The guidelines, which aren’t written into law yet, are a rather cautious move that has avoided some theoretical and qualitative issues for the time being, he said.
For example, the guideline targeting takeout delivery workers pushes platforms and third-party companies to provide social insurance entitlements to “workers with an established labor relationship” (劳动关系) — but the precise criteria or regulatory direction for determining such a relationship is not spelled out.
This has been a recurrent issue in labor disputes involving internet platform operators brought before Chinese courts. A white paper (link in Chinese) issued in April 2018 by the People’s Court of Chaoyang District in Beijing stated that out of the 171 labor cases concluded by the court from 2015 to the first quarter of 2018, more than 84% involved a dispute between parties over the existence of a labor relationship.
“Arbitrary personnel management, flexible and diversified methods of salary payment and ambiguity in the scope of business have all created hurdles in establishing a labor relationship,” the court stated, adding that it is recommended that online platforms precisely distinguish between labor and non-labor relationship classifications and standardize management of these two groups of staff.
At Meituan, for example, there are two main types of riders: Full time, also known as zhuansong (专送) who are hired directly by the company; and part time, known as zhongbao (众包), who are hired from third-party fast-delivery companies or individual contractors.
This approach has allowed shared economy platforms to circumvent formal labor contracts and thus reduce costs on entitlements such as social security and medical insurance, as well as on career development and human resources management.
Hao Zhengxin, a lawyer who has long been providing legal advice to gig workers, told Caixin that in current judicial practice, it is very difficult for part-time delivery riders to establish a labor relationship with the companies they work for. When a part-timer sustains an injury from an accident, the platform basically won’t take responsibility. As for full-time workers, only some end up getting labor relationships clarified legally in such a way that compels the platforms to take responsibility.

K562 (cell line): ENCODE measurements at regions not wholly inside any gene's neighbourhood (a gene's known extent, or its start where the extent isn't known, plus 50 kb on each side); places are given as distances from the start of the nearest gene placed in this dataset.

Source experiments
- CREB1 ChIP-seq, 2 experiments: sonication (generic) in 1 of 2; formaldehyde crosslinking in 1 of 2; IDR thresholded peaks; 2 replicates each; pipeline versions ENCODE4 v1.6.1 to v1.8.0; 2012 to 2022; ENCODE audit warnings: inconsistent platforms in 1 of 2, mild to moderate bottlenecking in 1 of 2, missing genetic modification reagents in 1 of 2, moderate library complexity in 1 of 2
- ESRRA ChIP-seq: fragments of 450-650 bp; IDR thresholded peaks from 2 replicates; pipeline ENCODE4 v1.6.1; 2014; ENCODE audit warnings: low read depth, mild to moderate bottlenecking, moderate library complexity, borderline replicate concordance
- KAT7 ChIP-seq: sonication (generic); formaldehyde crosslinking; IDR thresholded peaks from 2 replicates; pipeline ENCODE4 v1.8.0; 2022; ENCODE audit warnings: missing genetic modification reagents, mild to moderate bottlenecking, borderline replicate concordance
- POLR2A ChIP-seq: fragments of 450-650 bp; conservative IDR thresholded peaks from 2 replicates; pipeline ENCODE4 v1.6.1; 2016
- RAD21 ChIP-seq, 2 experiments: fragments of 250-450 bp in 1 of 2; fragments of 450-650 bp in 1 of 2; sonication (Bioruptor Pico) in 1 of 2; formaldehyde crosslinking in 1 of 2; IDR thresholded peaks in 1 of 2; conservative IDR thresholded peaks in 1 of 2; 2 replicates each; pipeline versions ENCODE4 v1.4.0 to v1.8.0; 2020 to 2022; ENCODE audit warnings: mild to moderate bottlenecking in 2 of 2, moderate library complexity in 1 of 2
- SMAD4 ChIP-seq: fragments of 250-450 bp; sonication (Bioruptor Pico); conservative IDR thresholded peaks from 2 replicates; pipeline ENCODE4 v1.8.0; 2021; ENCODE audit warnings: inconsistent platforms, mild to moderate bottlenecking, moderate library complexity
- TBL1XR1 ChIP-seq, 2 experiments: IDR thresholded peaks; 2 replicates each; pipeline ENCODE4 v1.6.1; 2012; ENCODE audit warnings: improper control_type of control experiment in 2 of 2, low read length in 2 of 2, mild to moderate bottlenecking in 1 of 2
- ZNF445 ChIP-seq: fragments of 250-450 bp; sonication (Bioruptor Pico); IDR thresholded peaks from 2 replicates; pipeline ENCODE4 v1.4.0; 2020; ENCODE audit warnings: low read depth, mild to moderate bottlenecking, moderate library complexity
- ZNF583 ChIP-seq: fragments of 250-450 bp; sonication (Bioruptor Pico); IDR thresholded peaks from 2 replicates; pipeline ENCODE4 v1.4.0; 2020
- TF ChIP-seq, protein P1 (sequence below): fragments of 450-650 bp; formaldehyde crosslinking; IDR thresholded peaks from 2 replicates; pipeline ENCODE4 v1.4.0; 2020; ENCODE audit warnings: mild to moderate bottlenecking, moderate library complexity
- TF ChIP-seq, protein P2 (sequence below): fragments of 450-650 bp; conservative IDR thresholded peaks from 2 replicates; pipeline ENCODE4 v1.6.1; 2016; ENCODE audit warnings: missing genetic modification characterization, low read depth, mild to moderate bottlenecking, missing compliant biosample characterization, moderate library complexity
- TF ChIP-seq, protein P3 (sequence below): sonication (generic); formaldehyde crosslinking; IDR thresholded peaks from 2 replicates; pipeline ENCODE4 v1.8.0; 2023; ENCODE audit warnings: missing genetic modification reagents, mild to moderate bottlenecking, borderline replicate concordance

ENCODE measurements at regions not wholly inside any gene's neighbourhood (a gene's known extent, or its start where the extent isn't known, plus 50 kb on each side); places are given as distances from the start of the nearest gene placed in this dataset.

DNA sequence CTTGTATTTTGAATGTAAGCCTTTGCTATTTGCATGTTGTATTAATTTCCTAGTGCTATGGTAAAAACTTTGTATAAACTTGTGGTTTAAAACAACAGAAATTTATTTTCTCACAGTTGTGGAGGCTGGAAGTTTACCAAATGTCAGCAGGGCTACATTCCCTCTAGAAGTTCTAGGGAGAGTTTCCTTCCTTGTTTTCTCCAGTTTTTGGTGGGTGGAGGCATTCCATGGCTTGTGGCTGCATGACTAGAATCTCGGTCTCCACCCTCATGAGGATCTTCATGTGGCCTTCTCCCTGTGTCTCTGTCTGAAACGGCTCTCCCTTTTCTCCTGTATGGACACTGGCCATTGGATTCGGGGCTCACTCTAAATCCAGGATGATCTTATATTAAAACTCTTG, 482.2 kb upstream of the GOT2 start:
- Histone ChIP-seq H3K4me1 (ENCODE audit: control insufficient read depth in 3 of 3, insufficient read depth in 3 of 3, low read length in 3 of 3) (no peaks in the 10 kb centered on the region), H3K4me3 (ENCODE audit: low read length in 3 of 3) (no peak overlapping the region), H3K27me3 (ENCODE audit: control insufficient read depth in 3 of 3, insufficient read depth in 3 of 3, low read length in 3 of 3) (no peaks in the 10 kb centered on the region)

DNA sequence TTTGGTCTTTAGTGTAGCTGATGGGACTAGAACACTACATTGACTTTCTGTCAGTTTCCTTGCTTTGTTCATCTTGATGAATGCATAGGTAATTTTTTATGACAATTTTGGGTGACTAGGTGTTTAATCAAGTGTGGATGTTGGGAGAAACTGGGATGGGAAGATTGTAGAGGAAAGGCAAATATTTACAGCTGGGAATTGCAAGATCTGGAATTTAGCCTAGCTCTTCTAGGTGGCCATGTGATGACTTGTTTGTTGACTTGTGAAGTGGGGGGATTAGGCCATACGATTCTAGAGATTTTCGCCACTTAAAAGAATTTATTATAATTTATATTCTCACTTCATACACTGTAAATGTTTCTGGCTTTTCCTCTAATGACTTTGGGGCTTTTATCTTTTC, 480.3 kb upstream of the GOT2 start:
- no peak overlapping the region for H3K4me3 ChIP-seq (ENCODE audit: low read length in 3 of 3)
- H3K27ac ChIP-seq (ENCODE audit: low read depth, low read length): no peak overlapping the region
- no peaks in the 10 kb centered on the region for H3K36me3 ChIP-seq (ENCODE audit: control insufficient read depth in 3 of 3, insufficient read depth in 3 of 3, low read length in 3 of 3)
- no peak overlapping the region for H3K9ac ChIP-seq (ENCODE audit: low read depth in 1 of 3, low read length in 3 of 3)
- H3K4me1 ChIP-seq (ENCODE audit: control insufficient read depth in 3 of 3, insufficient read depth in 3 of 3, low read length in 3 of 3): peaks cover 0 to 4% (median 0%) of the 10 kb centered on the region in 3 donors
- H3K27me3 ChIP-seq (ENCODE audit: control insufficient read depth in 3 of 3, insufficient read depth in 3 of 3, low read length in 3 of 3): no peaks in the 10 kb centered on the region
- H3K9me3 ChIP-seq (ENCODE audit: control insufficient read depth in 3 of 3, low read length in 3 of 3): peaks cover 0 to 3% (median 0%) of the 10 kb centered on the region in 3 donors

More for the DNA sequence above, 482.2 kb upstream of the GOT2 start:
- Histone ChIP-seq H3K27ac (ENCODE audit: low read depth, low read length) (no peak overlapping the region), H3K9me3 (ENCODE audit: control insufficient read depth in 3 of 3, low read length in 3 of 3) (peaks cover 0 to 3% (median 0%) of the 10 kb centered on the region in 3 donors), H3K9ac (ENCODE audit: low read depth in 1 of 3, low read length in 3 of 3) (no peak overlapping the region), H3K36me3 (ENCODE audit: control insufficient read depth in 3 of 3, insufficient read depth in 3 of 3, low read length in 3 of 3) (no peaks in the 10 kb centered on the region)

Meituan said by the end of 2020, a total of 9.5 million delivery riders had received an income from its platform. Out of its full year revenue of 66.2 billion yuan from food delivery, the company spent 48.7 billion yuan, or 74%, on rider costs. If the company were to enter into a contractual labor relationship with each part-time worker and provide them with social security, the related costs would go even higher, making it a concern for investors who have factored the company’s low insurance-cost model into their investment decisions.
And the violent reaction from capital markets could make companies even more reluctant: Meituan’s Hong Kong-traded shares plummeted a record 29% in the two days following the release of the SAMR guideline. Stocks in courier companies including Yunda Holding Co. Ltd. (002120.SZ) and Shentong Express Co. Ltd. (002468.SZ) saw a 5.8% and 4% drop respectively in the two days following the release of the guideline by the Ministry of Transport.
In contrast, Kuaishou’s shares jumped 4.8% on June 25, the day after it announced the cancellation of its “big/small weeks” policy.
From a market perspective, the regulations are a sign of a rise in the cost for employing takeout riders and ride-hailing drivers, industry insiders pointed out.
Kuaishou’s headquarters in Beijing, on July 28. Photo: VCG
“If Meituan has to start covering the social security costs for their riders, it will have to raise the service fees for deliveries. This will force the company to rethink its competitive pricing strategies,” a senior HR officer at a large internet company told Caixin.
“On the other hand, the cancellation of overtime and reduction in working hours (of full-time employees) is viewed as a decrease in human resources cost,” he added.
At the same time, the guideline pushes platforms to give takeout riders more relaxed delivery deadlines by using a moderate algorithm, which could directly prolong users’ waiting time for a meal, and is thus seen by the company as another factor that could hurt its bottom line.
Dong Baohua, a professor at East China Normal University Law School who helped draft China’s Labor Law, said that the law’s biggest flaw is its inability to protect the rights of people who are unable to protect themselves, including temporary workers.
In an International Labor Organization working paper published in October last year, labor law specialist Irene Zhou put forth several suggestions to extend workers’ social protection coverage, including extending the workplace-based social insurance system to people who are not in a labor relationship; reforming the household registration — known as “hukou” — system to remove barriers for migrant workers to participate in the basic old-age and medical insurance schemes in the place of their work, as well as changing the contribution model from wage-based to income-based.
Contact reporter Kelsey Cheng (firstname.lastname@example.org) and editors Michael Bellart (email@example.com) and Flynn Murphy (firstname.lastname@example.org)